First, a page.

The Macalope Daily: iPhone killer, qu’est-ce que c’est?
By The Macalope
Yes, someone has once again posed the unkillable zombie question of doom: “Is [brand Z phone name] an iPhone killer?”
Really, people? Are we still playing this game? You’d think that having lost at it 9 billion times in a row would make you realize that the only real way to win is …
not to play.
(Thank you, ’80s movies, for helping humanity to grow as a species.)
This time it’s MarketWatch that asks
“Is This New Samsung Phone An iPhone Killer?” But you don’t want to click that link for two reasons: First, it’s an auto-playing video, and second, you don’t want to encourage that kind of behavior.
Any headline which ends in a question mark can be answered by the word “no”.
That’ll do, British technology journalist. That’ll do.
The video is rather mild and mostly focuses on Samsung’s strategy. If the Macalope were writing an iTunes review of it, it would go something like this: “LAME. BAIT-AND-SWITCH. ONE STAR.”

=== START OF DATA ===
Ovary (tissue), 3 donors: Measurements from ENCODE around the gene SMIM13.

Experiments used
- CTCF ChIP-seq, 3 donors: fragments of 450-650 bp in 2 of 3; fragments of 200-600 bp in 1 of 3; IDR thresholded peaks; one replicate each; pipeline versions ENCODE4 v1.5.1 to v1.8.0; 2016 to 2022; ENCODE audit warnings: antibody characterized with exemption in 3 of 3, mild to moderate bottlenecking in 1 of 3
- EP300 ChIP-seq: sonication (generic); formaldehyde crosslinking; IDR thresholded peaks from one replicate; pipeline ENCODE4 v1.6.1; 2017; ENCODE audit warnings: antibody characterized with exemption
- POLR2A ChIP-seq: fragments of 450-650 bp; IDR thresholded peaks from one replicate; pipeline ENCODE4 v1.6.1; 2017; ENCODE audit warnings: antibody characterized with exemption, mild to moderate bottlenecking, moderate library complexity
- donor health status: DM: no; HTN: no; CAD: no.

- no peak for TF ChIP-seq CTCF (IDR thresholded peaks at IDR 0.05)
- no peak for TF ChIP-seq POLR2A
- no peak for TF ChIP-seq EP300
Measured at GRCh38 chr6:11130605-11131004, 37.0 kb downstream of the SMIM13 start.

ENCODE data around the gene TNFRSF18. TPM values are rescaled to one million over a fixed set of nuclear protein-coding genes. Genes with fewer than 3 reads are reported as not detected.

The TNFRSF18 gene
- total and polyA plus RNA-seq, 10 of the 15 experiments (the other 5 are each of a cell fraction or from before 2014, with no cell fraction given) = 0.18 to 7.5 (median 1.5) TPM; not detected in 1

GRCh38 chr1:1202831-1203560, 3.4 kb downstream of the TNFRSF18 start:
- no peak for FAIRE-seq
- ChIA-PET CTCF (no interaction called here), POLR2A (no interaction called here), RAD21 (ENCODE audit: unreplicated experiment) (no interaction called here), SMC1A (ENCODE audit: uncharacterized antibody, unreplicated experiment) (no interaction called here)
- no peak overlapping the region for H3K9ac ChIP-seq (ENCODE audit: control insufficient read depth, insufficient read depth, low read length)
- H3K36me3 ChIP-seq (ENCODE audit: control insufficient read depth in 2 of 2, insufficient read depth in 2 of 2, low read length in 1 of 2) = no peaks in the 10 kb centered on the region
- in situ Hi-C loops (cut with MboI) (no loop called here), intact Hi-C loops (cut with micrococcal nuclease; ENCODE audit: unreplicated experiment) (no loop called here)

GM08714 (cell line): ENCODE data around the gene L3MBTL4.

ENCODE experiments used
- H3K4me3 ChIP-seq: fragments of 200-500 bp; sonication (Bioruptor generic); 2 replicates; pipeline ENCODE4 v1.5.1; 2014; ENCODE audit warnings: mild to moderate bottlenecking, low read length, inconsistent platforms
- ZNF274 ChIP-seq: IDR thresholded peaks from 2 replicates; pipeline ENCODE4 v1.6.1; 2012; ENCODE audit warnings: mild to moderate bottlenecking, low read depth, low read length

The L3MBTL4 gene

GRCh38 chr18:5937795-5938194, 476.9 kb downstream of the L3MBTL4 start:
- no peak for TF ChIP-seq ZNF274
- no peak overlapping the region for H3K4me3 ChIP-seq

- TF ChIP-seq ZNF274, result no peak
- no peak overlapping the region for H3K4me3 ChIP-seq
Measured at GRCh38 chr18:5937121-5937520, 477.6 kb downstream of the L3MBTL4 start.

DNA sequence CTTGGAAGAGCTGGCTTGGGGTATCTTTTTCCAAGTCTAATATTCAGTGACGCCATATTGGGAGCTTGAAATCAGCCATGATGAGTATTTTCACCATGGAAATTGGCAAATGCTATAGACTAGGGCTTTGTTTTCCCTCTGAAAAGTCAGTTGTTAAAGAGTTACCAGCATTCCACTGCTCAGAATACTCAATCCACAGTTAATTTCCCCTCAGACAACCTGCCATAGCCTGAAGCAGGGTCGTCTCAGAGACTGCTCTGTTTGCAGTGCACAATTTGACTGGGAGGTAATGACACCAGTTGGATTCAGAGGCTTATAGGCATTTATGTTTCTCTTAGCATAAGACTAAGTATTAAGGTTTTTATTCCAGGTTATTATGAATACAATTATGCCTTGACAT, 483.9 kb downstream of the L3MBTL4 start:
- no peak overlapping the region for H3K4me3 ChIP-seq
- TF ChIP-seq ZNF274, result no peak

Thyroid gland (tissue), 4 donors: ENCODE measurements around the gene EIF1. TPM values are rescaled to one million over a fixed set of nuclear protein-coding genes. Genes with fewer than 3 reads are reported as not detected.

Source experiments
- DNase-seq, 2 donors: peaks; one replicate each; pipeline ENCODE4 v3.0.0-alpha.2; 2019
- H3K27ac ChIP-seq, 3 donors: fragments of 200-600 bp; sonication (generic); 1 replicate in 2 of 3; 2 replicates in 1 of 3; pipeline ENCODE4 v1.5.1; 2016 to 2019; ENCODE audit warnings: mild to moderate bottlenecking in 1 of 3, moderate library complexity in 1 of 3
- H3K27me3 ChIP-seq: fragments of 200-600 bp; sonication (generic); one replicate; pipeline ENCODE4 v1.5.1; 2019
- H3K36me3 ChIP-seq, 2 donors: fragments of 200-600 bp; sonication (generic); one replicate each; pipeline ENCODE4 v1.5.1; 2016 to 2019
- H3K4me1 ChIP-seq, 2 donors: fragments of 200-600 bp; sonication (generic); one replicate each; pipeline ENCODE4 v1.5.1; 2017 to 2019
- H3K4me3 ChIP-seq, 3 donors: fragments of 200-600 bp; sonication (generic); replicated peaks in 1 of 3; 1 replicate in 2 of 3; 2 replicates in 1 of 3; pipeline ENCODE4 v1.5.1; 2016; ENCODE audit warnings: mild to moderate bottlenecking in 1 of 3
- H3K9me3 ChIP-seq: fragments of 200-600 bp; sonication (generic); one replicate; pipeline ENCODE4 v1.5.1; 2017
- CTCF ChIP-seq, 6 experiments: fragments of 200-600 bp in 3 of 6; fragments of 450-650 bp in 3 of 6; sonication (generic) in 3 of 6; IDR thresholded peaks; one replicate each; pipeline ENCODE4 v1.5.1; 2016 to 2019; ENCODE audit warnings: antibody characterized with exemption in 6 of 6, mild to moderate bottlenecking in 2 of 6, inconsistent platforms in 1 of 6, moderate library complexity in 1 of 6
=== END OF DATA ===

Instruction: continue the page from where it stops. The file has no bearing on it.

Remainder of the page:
What the Macalope did find a couple of things interesting. The host, The Wall Street Journal’s Evan Newmark, started by appropriately disclosing that his wife works for Google. Then later he admitted that he owns an iPhone, partly because the battery life is better. Phew. That’s gotta make the dinner table at the Newmark household a little uncomfortable, doesn’t it?
The guest, The Wall Street Journal’s Scott Austin, then suggests that Samsung may be looking to get out from under the gaze of the Lidless Eye of Mountain View, presumably by making its own operating system. The Macalope wonders if the company will fork Android like Amazon has. That would be ironic. And, more importantly, funny.
And maybe it does. But the Macalope wishes Samsung well in its effort to sell a product “priced at a premium.” To date, that hasn’t been very successful for Android-based handsets. The Macalope’s not saying it can’t be done. It’d be nice if outlets like MarketWatch would can it with the “iPhone killer” crap. That got old about 18 iPhone killers ago.
[Editors’ Note: In addition to being a mythical beast, the
Macalope is not an employee of Macworld. As a result, the Macalope is always free to criticize any media organization. Even ours.]